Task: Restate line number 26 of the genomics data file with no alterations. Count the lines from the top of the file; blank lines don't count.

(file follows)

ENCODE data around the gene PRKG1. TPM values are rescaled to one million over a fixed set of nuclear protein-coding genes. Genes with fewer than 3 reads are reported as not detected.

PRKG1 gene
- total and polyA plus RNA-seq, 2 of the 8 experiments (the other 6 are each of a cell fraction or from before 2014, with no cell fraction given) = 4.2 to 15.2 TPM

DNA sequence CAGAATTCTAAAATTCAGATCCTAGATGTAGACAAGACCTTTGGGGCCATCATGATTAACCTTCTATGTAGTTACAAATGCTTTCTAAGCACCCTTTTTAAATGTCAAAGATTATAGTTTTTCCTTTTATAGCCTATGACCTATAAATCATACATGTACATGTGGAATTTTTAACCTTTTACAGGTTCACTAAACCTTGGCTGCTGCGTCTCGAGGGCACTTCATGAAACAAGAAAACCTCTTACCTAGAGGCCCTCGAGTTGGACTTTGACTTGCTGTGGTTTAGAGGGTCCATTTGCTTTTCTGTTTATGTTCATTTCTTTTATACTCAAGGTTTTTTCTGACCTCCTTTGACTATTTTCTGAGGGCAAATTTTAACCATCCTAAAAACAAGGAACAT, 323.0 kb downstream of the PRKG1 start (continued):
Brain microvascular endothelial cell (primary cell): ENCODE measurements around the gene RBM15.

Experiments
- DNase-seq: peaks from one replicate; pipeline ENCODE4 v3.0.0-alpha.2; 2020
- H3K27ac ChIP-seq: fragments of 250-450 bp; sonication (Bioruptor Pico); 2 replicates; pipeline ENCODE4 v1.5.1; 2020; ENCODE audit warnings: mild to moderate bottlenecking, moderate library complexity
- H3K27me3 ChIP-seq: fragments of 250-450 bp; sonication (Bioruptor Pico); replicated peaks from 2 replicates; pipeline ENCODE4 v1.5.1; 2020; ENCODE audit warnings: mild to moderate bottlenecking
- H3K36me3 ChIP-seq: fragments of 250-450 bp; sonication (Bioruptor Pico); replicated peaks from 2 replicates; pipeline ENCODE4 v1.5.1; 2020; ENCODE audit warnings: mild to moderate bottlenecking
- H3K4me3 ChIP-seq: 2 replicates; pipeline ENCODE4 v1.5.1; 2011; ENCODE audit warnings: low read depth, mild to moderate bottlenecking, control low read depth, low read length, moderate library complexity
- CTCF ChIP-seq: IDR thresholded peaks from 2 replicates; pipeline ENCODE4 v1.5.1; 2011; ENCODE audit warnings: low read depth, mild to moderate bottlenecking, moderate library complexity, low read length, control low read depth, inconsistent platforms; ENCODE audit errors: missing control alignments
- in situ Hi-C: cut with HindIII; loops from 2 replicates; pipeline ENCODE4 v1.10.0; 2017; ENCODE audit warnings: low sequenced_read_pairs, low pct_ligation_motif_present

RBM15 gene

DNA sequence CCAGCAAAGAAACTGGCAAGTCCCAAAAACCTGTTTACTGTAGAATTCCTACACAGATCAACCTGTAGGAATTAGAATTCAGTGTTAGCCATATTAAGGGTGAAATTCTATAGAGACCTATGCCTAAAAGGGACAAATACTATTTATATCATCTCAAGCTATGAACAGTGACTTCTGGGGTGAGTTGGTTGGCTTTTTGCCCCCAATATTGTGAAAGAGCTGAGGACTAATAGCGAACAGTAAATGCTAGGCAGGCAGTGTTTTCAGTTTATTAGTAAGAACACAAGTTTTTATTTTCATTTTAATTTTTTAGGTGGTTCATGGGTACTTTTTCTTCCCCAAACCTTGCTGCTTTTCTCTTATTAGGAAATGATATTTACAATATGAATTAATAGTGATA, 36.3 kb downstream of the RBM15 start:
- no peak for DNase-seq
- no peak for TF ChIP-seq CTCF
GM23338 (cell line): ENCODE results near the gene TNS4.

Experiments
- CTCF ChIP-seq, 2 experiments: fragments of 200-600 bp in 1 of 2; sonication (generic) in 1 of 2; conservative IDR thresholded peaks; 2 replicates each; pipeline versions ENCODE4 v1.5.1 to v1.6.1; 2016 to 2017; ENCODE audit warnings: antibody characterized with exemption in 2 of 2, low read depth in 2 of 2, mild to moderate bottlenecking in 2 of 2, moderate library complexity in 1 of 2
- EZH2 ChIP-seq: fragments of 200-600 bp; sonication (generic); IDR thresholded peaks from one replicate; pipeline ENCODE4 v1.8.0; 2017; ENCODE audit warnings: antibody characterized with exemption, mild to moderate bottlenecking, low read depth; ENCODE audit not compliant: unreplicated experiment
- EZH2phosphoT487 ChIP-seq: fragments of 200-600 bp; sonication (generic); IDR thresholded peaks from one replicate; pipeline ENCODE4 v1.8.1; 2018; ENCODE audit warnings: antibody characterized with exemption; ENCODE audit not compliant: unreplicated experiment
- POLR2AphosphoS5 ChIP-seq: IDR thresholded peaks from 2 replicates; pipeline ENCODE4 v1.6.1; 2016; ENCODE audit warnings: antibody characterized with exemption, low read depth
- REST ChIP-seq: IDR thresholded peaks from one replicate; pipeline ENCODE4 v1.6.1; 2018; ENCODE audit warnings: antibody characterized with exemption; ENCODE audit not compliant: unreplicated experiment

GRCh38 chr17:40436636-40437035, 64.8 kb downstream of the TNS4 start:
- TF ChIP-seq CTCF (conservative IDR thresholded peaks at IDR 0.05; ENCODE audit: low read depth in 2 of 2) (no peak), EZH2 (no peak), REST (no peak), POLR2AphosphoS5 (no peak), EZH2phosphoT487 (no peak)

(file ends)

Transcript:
- TF ChIP-seq CTCF (conservative IDR thresholded peaks at IDR 0.05; ENCODE audit: low read depth in 2 of 2) (no peak), EZH2 (no peak), REST (no peak), POLR2AphosphoS5 (no peak), EZH2phosphoT487 (no peak)